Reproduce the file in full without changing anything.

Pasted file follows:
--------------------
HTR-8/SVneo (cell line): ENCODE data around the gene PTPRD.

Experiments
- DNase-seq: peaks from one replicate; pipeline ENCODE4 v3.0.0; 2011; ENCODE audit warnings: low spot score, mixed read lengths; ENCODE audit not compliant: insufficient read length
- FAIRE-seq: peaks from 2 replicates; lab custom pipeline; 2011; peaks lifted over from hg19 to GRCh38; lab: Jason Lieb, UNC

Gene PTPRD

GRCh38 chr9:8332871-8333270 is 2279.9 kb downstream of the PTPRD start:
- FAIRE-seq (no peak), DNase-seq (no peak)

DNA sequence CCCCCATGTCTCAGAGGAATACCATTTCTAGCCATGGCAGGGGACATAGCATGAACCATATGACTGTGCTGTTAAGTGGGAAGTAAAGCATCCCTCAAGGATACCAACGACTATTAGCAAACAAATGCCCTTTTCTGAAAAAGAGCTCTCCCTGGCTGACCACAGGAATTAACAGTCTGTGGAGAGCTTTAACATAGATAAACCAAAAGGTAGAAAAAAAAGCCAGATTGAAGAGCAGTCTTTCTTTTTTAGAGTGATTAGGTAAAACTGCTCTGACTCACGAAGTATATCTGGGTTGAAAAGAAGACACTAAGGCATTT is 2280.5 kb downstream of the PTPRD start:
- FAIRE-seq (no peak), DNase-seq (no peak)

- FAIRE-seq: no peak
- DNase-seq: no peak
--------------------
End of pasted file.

HTR-8/SVneo (cell line): ENCODE data around the gene PTPRD.

Experiments
- DNase-seq: peaks from one replicate; pipeline ENCODE4 v3.0.0; 2011; ENCODE audit warnings: low spot score, mixed read lengths; ENCODE audit not compliant: insufficient read length
- FAIRE-seq: peaks from 2 replicates; lab custom pipeline; 2011; peaks lifted over from hg19 to GRCh38; lab: Jason Lieb, UNC

Gene PTPRD

GRCh38 chr9:8332871-8333270 is 2279.9 kb downstream of the PTPRD start:
- FAIRE-seq (no peak), DNase-seq (no peak)

DNA sequence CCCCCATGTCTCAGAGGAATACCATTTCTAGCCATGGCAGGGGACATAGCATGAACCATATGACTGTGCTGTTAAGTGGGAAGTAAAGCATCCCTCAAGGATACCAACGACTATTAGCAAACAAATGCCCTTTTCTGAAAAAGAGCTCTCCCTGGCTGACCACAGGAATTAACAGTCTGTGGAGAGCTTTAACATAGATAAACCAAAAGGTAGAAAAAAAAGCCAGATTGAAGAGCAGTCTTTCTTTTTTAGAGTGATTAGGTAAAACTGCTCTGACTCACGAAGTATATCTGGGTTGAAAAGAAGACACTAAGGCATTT is 2280.5 kb downstream of the PTPRD start:
- FAIRE-seq (no peak), DNase-seq (no peak)

- FAIRE-seq: no peak
- DNase-seq: no peak